The 3-8 hexapeptide Ang IV binds to a site that is distinct from the AT1 and AT2 receptors , designated as the AT4 receptor. This site has high affinity for Ang IV and the structurally unrelated decapeptide LVV-Hemorphin-7 (LVV-H7), and much lower affinity for Ang II and AT1/AT2 receptor-selective ligands. The AT4 receptor has been identified as the transmembrane enzyme insulin-regulated membrane aminopeptidase (IRAP), and Ang IV, LVV-H7 and other AT4 receptor-selective ligands inhibit IRAP catalytic activity. The major described function of Ang IV is facilitation of memory retention and retrieval.

Ang (1-7) can be formed directly from Ang I by the action of neutral- or prolyl-endopeptidases, or from Ang II via angiotensin converting enzyme-2 (ACE-2). The major described actions of Ang (1-7) are vasodilation, via stimulation of nitric oxide, prostaglandins and potentiation of bradykinin actions, and antidiuresis. These effects are abolished by the specific Ang (1-7) antagonist [D-Ala7]-Ang (1-7), which has little effect at AT1 or AT2 receptors. While an Ang (1-7) receptor has not been cloned, evidence indicates that it is an endogenous ligand for the G protein coupled receptor Mas.

The Table below contains accepted modulators and additional information. For a list of additional products, see the Materials section below.

Footnotes

a) Further subtypes of rat and mouse AT1 receptors, designated AT1A and AT1B, have been cloned and sequenced. In the human, only one AT1 receptor gene has been identified.

b) “Atypical” AT receptors: 362/363 aa (amphibian), 359 aa (chicken), 359 aa (turkey) and 359 aa ( gerbil) have also been cloned.

Abbreviations

BIBR277: 4'-[(1,4'-Dimethyl-2'-propyl[2,6'-bi-1H-benzimidazol]-1'-yl)methyl]-[1,1'-biphenyl]-2-carboxylic acid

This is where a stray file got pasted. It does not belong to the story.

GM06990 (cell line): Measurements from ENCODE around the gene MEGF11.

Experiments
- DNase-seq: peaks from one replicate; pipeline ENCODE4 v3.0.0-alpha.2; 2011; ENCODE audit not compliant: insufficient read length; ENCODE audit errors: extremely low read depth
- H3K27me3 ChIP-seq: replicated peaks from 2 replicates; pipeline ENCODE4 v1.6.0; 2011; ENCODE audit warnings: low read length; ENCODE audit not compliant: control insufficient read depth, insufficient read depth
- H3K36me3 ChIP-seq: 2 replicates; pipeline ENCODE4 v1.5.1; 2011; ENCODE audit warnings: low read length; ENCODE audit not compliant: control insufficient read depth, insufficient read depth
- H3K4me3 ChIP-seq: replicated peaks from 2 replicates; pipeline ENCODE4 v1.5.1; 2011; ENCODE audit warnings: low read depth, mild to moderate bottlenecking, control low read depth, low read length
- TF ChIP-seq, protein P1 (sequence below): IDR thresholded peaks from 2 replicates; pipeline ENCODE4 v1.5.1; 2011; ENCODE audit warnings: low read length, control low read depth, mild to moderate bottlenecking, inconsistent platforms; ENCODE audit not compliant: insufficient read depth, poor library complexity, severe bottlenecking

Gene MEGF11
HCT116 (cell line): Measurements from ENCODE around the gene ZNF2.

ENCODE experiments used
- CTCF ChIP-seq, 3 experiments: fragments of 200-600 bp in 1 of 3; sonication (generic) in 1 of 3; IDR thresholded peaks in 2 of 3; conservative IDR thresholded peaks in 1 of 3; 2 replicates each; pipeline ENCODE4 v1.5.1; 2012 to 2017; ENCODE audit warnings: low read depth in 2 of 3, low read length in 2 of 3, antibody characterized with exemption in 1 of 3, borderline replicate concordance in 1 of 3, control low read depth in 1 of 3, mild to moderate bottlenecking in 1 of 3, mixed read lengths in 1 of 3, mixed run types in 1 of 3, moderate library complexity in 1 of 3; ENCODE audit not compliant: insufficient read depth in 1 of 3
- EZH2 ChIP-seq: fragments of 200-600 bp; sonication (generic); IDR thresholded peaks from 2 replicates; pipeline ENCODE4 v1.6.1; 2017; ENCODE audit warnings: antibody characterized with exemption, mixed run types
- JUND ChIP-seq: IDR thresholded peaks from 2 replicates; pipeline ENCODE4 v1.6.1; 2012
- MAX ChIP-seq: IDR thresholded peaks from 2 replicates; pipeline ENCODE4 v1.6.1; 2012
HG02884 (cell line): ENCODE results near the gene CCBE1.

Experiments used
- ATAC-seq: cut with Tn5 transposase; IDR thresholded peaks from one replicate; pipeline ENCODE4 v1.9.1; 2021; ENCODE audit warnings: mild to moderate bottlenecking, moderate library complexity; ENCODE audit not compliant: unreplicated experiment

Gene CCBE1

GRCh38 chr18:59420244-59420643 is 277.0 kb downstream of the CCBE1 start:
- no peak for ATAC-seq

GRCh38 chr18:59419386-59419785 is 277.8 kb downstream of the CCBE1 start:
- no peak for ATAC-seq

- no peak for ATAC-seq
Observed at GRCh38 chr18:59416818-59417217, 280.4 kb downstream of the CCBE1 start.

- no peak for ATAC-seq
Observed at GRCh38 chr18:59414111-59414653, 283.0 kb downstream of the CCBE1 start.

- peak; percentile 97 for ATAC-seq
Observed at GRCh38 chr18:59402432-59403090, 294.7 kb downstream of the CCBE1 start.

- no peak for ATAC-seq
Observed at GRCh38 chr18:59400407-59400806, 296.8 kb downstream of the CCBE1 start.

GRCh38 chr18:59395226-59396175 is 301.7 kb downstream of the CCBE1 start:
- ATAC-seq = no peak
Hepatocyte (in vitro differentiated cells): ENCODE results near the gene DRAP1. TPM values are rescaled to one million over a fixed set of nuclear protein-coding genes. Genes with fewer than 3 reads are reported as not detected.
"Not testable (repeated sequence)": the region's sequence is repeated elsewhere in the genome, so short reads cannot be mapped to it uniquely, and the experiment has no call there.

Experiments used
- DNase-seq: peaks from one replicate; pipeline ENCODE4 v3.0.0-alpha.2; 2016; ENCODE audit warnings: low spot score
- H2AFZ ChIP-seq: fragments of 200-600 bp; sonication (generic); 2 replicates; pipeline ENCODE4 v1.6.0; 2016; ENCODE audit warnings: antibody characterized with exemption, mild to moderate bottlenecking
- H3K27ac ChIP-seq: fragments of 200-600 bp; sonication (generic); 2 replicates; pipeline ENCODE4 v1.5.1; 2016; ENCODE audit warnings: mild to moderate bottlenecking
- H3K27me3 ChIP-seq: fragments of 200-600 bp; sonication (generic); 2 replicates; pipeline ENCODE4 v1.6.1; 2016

CGP42112A: Nicotinic acid-Tyr-N-benzoxyl-carbonyl-Arg-Lys-His-Pro-Ile-OH
CGP48933: N-(1-Oxopentyl)-N-[[2'-(1H-tetrazol-5-yl)[1,1'-biphenyl]-4-yl]methyl]-L-valine
CS-866: 4-(1-Hydroxy-1-methylethyl)-2-propyl-1-[[2'-(1H-tetrazol-5-yl)[1,1'-biphenyl]-4-yl]methyl]-1H-imidazole-5-carboxylic acid (5-methyl-2-oxo-1,3-dioxol-4-yl)methyl ester
E3174: 2-Butyl-4-chloro-1-[[2'-(1H-tetrazol-5-yl)[1,1'-biphenyl]-4-yl]methyl]-1H-imidazole-5-carboxylic acid
EXP801: 2-(Diphenylacetyl)-6-phenyl-1,2,3,4-tetrahydroisoquinoline-3-carboxylic acid
L-158,809: 5,7-Dimethyl-2-ethyl-3-[[2'-(1H-tetrazol-5-yl)-[1,1']-biphenyl-4-yl]methyl]-3H-imidazo[4,5-b]pyridine
L-159,686: 1,4-Bis-diphenylcarbamoyl-piperazine-2-carboxylic acid
L-161,638: 2-Ethyl-6-[N-benzyl-N-(2-thienoyl)amino-3-[[2’-(1H-tetrazol-5-yl)-[1,1’]-biphenyl-4-yl]methyl]quinazolin-4-(3H)-one
L-162,313: 5,7-Dimethyl-2-ethyl-3-[[4-[2(n-butyloxycarbonylsulfonamido)-5-isobutyl-3-thienyl]phenyl]methyl]imidazo[4,5,6]pyridine
L-163,491: 5,7-Dimethyl-2-ethyl-3-[[2'-([butyloxycarbonyl)aminosulfonyl]-5'-(3-methyoxybenzyl)-[1,1'-biphenyl]-4-yl]methyl]-3H-imidazo[4,5-b]pyridine
PD 123,177: S(+)-1-[(4-Amino-3-methylphenyl)methyl]-5-(diphenylacetyl)-4,5,6,7-tetrahydro-1H-imidazo-(4,5-c]pyridine-6-carboxylic acid
PD 123,319: S(+)-1-[[4-Dimethylamino)-3-methylphenyl]methyl]-5-(diphenylacetyl)-4,5,6,7-tetrahydro-1H-imidazo-[4,5-c]pyridine-6-carboxylic acid
PD 126,055: 2-(Diphenylacetyl)-5-benzyloxy-6-methoxy-1,2,3,4-tetrahydro-isoquinoline-3-carboxylic acid
SKF 108566: (aE)-a-[[2-Butyl-1-[(4-carboxyphenyl)methyl]-1H-imidazol-5-yl]methylene]-2-thiophenepropanoic acid
SR 47436: 2-Butyl-3-[[2'-(1H-tetrazol-5-yl)[1,1'-biphenyl]-4-yl]methyl]-1,3-diazaspiro[4.4]non-1-en-4-one
TCV 116: 2-Ethoxy-1-[[2'-(1H-tetrazol-5-yl)[1,1'-biphenyl]-4-yl]methyl]-1H-benzimidazole-7-carboxylic acid 1-[[(cyclohexyloxy)carbonyl]oxy]ethyl ester

Materials